Wednesday, December 21, 2005

A great diagnostic tool - and it's FREE

Another great tool that I like to use is called TCPView by Sysinternals. It's a windows-based program that displays ALL of the port activity on your box. It traps the data in real-time so as ports open, the lines turn green and as the ports are no longer used, they turn red.

So, fire up workflow and watch the various ports come and go!

Monday, December 19, 2005

This is the week for travel

This is probably one of the busiest travel weeks of the year. Usually, I try to find ways to avoid traveling by taking vacation days.

This year is different.

My travel week started out yesterday by flying to Washington DC. Then today, off to Portland, Oregon. On Wednesday, I return to Washington DC. On Thursday, it's back home again in Orlando, FL.

Of course, this isn't the end of my holiday/work travel schedule.

Then, there is the "TRUE" holiday travel. I plan to visit my Dad on Christmas day. So, this is a 10 hour 500 plus mile roundtrip that I'll start on Christmas Eve and return home on Christmas day.

On Monday, 26 DEC, I'll drive to Valdosta to pick up my son for visitation the last week of December. This is a round trip of 560 miles and about 11 hours or so.

I return him to Valdosta on 02 JAN. But, I'll fly him there in a Cessna 172, so that will only take 4.5 hours total.

Totals for commercial air travel:

Orlando to Washington DC - 760 miles (2 hours)
Washington DC to Portland - 2350 miles (5.5 hours nonstop)
Portland to Washington DC - 2350 miles (6 hours 15 minutes, one stop O'Hare)
Washington DC - Orlando - 760 miles. (2 hours)

TOTAL: 6,220 miles (15.5 hours, not counting airport waiting times)

Totals for driving is:

Christmas Eve: 250 miles (5 hours)
Chrismas Day: 250 miles (5 hours)
26 DEC: 560 miles (11 hours est)

Totals for flying private plane:
02 JAN: 520 miles (4.5 hours est)

Cummulative totals:

Commercial (6220) + Driving (1060) + Private Plane (480) = 7,660 miles
Total Hours = Commercial (15.5) + Driving (21) + Private Plane (4.5) = 41 hours

So, I guess I should quit my job as a webMethods guy and become an over-the-road truck driver, as I am used to the hours...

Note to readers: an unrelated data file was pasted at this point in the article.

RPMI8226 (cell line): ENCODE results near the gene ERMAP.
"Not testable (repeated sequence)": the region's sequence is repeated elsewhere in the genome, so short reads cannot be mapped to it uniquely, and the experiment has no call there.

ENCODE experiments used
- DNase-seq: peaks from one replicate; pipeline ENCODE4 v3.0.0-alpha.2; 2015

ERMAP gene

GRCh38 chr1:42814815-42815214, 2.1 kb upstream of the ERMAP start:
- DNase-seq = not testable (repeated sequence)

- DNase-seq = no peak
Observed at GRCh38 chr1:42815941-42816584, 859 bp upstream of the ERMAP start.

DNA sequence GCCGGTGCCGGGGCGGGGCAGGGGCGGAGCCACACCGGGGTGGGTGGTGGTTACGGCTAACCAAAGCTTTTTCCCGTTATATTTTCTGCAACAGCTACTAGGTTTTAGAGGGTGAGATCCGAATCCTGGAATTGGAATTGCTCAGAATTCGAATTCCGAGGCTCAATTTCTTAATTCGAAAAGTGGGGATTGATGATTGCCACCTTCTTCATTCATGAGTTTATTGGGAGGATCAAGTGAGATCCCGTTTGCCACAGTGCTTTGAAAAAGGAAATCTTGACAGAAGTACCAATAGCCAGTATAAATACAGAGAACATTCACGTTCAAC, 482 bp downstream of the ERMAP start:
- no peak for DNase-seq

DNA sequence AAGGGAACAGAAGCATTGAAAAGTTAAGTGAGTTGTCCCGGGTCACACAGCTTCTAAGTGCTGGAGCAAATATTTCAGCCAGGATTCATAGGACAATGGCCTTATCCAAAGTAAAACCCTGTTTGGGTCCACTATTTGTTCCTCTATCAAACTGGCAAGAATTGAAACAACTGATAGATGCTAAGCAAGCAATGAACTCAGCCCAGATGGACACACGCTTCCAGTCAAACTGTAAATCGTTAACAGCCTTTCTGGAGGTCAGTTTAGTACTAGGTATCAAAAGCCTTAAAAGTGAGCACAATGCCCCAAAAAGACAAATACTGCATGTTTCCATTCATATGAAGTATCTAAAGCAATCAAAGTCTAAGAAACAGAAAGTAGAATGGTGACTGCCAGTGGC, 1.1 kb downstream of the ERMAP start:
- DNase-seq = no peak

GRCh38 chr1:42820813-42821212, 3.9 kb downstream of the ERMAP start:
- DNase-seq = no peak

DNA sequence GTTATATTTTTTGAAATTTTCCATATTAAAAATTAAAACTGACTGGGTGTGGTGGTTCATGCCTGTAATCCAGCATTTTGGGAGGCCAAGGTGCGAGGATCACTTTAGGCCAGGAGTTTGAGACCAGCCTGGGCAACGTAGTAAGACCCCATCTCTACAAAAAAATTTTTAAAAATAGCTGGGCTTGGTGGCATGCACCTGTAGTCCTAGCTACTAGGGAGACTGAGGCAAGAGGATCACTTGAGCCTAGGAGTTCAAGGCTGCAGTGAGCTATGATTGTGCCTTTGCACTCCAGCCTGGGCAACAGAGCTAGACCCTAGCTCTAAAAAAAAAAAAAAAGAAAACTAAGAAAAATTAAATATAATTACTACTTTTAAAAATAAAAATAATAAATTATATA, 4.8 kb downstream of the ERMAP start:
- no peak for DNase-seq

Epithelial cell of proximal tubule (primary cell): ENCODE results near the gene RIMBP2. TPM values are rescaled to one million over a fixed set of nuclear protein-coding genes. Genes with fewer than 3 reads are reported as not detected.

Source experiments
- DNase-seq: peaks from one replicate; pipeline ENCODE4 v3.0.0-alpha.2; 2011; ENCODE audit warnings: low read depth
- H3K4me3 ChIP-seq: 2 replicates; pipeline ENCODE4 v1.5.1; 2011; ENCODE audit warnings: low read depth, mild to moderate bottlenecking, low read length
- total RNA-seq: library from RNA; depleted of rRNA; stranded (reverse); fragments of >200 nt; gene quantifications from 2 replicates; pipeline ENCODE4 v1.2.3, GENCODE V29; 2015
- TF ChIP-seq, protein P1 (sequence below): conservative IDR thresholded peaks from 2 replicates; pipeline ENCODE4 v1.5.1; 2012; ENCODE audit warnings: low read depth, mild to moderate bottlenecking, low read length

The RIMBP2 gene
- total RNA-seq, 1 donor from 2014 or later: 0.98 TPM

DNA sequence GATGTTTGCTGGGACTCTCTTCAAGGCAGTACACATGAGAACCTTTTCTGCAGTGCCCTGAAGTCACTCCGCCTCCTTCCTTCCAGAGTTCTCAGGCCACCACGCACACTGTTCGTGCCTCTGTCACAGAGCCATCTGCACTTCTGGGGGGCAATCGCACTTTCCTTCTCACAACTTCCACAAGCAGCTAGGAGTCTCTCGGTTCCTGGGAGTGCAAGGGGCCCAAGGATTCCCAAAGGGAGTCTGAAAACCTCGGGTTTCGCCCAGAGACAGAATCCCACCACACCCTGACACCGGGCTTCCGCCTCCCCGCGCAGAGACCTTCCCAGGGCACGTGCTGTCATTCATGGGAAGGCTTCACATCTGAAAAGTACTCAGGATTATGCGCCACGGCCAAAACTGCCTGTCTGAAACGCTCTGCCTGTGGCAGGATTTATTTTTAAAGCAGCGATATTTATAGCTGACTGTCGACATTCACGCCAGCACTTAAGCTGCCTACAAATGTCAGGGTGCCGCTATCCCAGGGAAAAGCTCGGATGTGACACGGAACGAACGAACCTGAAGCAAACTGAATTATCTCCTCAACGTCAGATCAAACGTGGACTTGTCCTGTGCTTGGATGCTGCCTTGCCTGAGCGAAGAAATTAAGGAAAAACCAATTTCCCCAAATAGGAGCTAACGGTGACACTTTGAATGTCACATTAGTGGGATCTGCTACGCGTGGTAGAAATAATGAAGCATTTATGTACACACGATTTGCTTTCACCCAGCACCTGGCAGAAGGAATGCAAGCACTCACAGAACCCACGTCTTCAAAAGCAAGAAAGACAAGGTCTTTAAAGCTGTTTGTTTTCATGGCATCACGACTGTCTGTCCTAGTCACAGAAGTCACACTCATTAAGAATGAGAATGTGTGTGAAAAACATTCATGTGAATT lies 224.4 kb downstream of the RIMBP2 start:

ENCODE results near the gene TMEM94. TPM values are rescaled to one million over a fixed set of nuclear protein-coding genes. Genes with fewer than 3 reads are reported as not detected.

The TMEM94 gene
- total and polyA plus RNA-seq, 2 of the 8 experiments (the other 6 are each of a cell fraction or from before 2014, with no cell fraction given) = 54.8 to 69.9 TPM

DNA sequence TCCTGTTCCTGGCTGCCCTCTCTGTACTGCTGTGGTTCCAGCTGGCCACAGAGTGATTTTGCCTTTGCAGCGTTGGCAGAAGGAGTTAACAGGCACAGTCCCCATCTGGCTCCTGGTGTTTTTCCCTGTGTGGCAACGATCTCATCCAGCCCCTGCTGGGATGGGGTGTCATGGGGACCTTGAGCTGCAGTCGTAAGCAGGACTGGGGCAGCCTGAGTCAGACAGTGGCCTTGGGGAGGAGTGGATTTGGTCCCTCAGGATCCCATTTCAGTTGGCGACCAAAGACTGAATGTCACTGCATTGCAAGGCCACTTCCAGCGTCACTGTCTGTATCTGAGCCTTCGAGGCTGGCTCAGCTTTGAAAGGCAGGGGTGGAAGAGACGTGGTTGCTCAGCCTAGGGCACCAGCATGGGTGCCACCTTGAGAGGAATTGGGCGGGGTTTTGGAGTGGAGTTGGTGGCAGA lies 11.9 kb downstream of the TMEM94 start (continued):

Tuesday, December 13, 2005

Requirement for "Requirements"

No matter how much time you spend on requirements, they are never done.

iText has been updated - PDF on the fly

The iText classes are very useful for people who need to generate read-only, platform independent documents containing text, lists, tables and images in PDF format.

This new build requires the 1.4 or higher JVM version.

There have been a number of references to iText on wmusers.

Download now!

Wednesday, December 07, 2005

Database Tools and the Hidden Truth

There's been a number of posts recently referring to "Where is the data stored" in the webMethods schema.

I've seen questions and queries in the past relating to the "unpublished" webMethods schema. No one at webMethods will speak out about how the schema works, what's in it and how, when, it grows and for what reason.

My current project requires the use of data modeling tools. So, I've installed ERWIN, which is a very expensive (but worth it) Computer Associates Tool for modeling, reverse engineering and other DB creation functions.

But, for us poor folks (which is where I reside), there is a wonderful tool that you can get for free that will create a visual on a database, show relations and allow you to export the relationship diagram as a jpg. The tool is called DBVisualizer and I have version 4.3.5.

So, I pointed the DBVisualizer to my webMethods schema (I call it wmsupport), I choose the Partner Table to see what the relationships are.

I have attached the jpg to show you the output. (Note: I cropped the output because the original was 1.3mb so it will not show all relationships)

So, next time an issue arises during development and you need to determine where data is stored because you decide that you want to create your own workaround (Read: create a sql select to get the data out that you want, therefore avoiding the webMethods TN API), then you will move more quickly.

Monday, December 05, 2005

Washington DC, December - Snow and Glow

I hate working in the government space. Most people who know me only wonder why I am working at my current contract. I also wonder.

In 2004 and early 2005, I sub-contracted to CGI-AMS at USAID (Washington DC) and completed most of the webMethods work. Government work is predictable, slow and plodding.

On the other hand, commercial work is usually characterized by a fast-paced, no-nonsense approach to getting things done.

Government Red tape, "unknown" security requirements, architecture "by committee" meetings and other precarious jaw-dropping methods are not the norm in commercial. After all, companies are profit driven.

So, I sit in my office here in DC and wonder about when the snow will hit us and smile knowing that my Subaru AWD sits in the garage, ready to battle the ice and snow!

One day, I know that I'll get back to commercial! But until then, I'll give the tax payers more than their money's worth as I sit here designing and developing a state of the art automatic payment system.

Now that I've spewed out my thoughts for this morning, I guess I'll get back to finishing the automatic backup code that I referenced in an earlier post.

The code is fairly complete, but doesn't have any documentation. I'm going to audit the code, add comments, and make optimization changes.

Here's to another great webMethods day!